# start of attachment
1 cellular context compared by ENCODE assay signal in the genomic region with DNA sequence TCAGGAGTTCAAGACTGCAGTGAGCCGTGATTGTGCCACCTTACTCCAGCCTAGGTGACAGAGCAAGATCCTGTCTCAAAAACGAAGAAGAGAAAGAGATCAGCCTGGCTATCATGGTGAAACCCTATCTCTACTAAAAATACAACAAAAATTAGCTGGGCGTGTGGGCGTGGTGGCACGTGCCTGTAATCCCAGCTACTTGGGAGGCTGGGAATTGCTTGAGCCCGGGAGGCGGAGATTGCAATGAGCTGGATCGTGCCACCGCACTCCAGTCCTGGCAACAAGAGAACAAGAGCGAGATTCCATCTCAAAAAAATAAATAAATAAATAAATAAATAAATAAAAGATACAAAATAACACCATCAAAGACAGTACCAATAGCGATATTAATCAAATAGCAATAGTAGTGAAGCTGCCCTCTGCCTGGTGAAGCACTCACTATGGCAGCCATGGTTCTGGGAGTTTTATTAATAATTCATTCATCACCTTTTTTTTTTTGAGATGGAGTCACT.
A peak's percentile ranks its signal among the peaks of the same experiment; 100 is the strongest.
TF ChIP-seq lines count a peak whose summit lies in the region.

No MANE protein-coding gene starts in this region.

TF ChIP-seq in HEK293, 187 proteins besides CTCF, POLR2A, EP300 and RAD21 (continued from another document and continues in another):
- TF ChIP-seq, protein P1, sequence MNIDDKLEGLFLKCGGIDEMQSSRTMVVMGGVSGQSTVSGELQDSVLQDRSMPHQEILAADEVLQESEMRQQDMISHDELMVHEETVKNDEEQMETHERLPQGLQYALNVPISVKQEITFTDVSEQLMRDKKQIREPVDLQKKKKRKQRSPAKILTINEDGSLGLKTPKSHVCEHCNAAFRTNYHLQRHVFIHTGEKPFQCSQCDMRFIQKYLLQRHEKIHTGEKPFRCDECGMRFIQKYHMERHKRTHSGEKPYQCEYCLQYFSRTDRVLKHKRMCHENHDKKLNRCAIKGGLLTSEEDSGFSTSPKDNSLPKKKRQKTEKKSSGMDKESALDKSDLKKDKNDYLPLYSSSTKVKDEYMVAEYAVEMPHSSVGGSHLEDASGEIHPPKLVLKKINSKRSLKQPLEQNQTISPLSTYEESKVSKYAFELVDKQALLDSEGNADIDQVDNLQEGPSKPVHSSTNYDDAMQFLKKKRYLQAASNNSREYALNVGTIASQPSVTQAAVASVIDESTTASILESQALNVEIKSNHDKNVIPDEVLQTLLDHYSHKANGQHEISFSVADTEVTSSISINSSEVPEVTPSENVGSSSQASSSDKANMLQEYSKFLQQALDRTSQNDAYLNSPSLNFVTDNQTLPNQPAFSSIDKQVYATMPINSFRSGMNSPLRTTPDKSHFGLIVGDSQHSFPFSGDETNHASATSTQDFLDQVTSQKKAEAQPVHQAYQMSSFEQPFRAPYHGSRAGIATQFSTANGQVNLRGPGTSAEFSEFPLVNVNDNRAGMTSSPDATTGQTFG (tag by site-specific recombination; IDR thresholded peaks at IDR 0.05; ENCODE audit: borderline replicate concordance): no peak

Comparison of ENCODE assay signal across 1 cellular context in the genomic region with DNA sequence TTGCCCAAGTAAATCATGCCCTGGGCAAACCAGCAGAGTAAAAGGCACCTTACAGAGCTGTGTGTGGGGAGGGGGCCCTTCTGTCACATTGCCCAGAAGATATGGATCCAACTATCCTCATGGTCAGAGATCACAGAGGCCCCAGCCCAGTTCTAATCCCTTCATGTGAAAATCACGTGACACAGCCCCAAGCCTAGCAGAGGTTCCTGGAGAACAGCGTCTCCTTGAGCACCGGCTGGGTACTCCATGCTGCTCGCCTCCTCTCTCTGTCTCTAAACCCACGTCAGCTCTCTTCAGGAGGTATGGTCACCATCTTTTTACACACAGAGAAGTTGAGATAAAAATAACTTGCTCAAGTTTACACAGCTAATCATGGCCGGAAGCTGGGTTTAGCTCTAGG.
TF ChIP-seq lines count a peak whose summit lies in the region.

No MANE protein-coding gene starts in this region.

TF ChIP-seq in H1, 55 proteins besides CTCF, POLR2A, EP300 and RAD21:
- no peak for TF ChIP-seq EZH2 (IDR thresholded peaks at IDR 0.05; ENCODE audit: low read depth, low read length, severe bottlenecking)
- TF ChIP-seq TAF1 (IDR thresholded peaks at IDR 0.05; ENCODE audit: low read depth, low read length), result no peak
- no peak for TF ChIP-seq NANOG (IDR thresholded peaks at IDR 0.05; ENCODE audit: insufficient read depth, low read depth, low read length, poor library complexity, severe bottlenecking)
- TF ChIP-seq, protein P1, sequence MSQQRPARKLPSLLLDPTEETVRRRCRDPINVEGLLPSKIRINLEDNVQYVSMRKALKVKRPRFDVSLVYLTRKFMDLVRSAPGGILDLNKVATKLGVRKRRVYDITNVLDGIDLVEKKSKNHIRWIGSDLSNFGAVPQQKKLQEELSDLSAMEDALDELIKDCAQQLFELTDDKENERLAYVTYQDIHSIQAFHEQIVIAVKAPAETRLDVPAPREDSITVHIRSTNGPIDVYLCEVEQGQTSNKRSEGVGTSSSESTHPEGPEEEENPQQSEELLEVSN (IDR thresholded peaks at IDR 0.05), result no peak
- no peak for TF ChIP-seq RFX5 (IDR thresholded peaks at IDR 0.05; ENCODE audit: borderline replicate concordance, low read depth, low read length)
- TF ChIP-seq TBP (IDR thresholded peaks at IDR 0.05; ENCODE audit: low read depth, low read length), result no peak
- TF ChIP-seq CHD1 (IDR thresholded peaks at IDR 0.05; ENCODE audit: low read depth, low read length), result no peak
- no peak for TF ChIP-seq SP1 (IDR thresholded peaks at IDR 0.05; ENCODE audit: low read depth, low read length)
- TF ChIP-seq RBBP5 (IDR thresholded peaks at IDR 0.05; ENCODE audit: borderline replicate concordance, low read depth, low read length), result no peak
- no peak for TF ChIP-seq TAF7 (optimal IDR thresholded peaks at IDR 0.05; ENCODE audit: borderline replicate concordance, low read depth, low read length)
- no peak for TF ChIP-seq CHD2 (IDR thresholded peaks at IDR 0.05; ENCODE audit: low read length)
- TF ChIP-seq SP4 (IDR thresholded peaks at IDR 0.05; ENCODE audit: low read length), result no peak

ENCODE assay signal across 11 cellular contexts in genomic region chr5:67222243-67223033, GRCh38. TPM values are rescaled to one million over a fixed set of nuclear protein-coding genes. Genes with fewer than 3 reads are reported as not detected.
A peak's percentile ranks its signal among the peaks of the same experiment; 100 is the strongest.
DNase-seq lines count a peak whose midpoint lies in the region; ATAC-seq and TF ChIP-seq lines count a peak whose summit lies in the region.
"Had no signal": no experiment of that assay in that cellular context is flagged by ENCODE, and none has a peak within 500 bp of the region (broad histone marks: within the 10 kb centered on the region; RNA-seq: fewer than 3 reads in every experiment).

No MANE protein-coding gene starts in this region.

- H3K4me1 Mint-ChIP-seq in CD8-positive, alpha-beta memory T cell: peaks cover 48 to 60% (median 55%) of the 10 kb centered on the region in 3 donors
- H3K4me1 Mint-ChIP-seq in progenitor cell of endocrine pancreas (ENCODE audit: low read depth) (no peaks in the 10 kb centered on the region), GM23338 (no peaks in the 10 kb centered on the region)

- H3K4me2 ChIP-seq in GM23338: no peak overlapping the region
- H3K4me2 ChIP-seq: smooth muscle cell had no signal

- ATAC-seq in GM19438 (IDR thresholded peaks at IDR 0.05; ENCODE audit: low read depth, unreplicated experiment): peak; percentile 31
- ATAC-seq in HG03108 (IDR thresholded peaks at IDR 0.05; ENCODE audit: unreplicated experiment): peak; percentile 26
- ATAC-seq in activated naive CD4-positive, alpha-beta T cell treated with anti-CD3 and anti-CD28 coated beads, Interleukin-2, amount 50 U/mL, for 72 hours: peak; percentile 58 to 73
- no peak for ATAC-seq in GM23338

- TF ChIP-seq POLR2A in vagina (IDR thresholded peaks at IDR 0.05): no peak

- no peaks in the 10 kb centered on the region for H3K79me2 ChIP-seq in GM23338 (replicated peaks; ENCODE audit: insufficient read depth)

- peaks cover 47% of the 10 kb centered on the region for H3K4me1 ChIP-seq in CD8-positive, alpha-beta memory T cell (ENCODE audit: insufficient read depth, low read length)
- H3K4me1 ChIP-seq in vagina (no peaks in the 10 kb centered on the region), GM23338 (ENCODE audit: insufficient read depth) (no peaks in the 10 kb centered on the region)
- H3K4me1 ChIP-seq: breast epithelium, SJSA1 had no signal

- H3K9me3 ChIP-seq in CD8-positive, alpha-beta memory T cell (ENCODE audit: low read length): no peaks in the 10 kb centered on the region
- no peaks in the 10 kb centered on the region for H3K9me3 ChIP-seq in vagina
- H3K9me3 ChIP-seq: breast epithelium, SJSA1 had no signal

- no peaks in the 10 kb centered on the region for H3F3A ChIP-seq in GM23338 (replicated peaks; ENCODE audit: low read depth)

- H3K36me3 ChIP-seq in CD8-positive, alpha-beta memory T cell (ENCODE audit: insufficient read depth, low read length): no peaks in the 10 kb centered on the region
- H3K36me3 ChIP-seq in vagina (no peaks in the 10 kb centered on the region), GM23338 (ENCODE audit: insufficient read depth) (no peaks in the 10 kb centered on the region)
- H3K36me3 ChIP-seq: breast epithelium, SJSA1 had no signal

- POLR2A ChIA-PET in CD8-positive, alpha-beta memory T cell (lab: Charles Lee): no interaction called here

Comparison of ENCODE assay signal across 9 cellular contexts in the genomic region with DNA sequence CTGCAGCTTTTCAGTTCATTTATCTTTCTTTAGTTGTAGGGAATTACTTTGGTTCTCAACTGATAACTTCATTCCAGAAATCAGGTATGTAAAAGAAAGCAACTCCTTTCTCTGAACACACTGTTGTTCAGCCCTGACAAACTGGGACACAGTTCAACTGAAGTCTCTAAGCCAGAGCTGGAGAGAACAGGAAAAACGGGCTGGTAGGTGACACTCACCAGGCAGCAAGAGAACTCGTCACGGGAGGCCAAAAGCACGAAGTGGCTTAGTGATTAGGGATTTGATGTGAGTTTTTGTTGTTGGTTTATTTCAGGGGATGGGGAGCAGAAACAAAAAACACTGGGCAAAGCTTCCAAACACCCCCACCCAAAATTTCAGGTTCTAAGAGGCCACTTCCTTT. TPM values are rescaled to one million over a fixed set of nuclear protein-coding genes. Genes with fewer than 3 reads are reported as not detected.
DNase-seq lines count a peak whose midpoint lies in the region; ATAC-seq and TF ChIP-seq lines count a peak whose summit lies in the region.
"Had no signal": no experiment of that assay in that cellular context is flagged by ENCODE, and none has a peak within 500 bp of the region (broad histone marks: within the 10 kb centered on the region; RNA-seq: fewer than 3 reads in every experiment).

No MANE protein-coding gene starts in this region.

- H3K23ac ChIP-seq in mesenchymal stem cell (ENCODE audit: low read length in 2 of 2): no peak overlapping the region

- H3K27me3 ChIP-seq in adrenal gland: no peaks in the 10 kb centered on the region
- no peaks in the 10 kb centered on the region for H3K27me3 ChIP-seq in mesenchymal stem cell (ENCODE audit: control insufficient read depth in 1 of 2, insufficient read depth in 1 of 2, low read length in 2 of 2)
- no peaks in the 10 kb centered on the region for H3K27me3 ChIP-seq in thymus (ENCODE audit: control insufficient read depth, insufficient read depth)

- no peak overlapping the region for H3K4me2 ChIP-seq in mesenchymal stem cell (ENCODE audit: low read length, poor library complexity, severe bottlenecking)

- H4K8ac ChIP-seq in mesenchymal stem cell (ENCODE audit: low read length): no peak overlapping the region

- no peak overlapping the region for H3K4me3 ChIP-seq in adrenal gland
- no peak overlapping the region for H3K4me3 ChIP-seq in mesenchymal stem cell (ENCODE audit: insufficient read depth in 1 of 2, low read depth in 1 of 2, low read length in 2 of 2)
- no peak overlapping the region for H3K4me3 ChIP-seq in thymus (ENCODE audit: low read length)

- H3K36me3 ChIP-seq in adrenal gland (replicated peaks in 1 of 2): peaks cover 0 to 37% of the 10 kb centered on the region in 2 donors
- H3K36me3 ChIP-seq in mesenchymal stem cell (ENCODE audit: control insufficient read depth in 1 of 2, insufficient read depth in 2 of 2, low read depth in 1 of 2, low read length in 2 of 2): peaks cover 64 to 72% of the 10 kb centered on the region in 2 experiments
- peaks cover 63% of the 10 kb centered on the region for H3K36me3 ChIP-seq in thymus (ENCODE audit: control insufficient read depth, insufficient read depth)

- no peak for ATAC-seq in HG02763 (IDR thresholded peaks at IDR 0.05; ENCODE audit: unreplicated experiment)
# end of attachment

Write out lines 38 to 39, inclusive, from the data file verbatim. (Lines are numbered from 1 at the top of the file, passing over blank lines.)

- peaks cover 47% of the 10 kb centered on the region for H3K4me1 ChIP-seq in CD8-positive, alpha-beta memory T cell (ENCODE audit: insufficient read depth, low read length)
- H3K4me1 ChIP-seq in vagina (no peaks in the 10 kb centered on the region), GM23338 (ENCODE audit: insufficient read depth) (no peaks in the 10 kb centered on the region)